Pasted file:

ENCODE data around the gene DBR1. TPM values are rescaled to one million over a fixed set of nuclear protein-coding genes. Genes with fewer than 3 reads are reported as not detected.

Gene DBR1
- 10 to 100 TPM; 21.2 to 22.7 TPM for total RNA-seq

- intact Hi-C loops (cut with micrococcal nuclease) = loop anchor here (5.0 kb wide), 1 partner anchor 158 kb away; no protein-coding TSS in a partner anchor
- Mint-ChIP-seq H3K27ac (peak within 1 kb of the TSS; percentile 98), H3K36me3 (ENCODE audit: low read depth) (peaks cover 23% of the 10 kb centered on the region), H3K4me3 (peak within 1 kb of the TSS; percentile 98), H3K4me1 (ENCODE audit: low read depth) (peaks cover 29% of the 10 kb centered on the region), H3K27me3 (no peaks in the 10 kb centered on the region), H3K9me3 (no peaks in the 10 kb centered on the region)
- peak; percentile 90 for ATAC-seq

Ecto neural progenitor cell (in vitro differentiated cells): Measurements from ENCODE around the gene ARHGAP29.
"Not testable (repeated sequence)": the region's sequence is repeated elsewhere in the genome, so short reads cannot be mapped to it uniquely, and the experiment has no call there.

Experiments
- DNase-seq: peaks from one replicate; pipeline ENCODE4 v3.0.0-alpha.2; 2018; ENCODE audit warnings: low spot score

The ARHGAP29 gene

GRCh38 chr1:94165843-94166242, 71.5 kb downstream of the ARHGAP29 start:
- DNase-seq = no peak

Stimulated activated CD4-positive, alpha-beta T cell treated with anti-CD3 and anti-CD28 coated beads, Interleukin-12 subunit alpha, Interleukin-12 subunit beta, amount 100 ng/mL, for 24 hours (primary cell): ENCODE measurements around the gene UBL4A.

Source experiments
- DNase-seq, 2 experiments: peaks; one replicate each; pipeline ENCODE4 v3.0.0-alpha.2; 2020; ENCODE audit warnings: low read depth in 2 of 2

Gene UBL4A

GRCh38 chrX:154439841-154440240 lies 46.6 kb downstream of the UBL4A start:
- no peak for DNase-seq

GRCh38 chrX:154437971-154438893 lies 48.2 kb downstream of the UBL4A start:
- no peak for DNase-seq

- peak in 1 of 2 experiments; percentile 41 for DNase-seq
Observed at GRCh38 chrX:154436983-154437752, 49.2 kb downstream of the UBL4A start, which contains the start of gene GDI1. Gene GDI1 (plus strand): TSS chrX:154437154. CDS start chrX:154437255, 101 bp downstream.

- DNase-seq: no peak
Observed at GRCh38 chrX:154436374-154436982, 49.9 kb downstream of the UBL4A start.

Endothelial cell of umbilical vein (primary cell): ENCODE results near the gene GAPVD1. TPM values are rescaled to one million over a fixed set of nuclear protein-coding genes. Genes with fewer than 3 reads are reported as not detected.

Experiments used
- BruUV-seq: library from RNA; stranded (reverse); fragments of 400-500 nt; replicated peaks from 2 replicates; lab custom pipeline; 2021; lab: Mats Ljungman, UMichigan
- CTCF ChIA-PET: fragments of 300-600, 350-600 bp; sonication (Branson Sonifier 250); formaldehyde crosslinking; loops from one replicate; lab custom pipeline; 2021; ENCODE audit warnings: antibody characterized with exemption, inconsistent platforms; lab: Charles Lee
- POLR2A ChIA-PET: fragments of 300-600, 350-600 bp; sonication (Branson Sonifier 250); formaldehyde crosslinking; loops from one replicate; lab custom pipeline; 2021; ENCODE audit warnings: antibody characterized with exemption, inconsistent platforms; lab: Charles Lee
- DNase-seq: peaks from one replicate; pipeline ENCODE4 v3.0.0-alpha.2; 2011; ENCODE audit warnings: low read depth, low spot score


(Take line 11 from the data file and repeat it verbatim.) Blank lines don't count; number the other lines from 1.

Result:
The ARHGAP29 gene